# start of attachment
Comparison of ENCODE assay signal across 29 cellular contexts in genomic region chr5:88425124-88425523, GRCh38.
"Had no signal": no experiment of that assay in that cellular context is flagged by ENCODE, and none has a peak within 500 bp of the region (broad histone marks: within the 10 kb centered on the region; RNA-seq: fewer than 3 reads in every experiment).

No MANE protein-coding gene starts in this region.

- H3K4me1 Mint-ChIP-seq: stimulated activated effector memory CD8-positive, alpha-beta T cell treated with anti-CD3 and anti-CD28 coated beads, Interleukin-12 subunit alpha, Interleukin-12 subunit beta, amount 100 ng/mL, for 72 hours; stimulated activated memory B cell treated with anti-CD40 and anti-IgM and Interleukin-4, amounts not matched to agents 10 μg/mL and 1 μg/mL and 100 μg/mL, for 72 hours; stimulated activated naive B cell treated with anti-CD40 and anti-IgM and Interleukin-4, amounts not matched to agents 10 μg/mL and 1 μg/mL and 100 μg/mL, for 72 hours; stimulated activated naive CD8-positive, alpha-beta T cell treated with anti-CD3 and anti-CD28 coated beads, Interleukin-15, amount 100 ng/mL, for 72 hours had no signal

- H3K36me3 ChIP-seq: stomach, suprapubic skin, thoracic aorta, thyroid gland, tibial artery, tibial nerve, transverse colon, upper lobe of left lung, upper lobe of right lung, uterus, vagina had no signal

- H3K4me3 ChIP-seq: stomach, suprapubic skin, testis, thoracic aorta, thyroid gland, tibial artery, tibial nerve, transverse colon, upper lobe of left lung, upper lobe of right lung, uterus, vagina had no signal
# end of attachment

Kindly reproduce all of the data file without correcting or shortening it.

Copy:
Comparison of ENCODE assay signal across 29 cellular contexts in genomic region chr5:88425124-88425523, GRCh38.
"Had no signal": no experiment of that assay in that cellular context is flagged by ENCODE, and none has a peak within 500 bp of the region (broad histone marks: within the 10 kb centered on the region; RNA-seq: fewer than 3 reads in every experiment).

No MANE protein-coding gene starts in this region.

- H3K4me1 Mint-ChIP-seq: stimulated activated effector memory CD8-positive, alpha-beta T cell treated with anti-CD3 and anti-CD28 coated beads, Interleukin-12 subunit alpha, Interleukin-12 subunit beta, amount 100 ng/mL, for 72 hours; stimulated activated memory B cell treated with anti-CD40 and anti-IgM and Interleukin-4, amounts not matched to agents 10 μg/mL and 1 μg/mL and 100 μg/mL, for 72 hours; stimulated activated naive B cell treated with anti-CD40 and anti-IgM and Interleukin-4, amounts not matched to agents 10 μg/mL and 1 μg/mL and 100 μg/mL, for 72 hours; stimulated activated naive CD8-positive, alpha-beta T cell treated with anti-CD3 and anti-CD28 coated beads, Interleukin-15, amount 100 ng/mL, for 72 hours had no signal

- H3K36me3 ChIP-seq: stomach, suprapubic skin, thoracic aorta, thyroid gland, tibial artery, tibial nerve, transverse colon, upper lobe of left lung, upper lobe of right lung, uterus, vagina had no signal

- H3K4me3 ChIP-seq: stomach, suprapubic skin, testis, thoracic aorta, thyroid gland, tibial artery, tibial nerve, transverse colon, upper lobe of left lung, upper lobe of right lung, uterus, vagina had no signal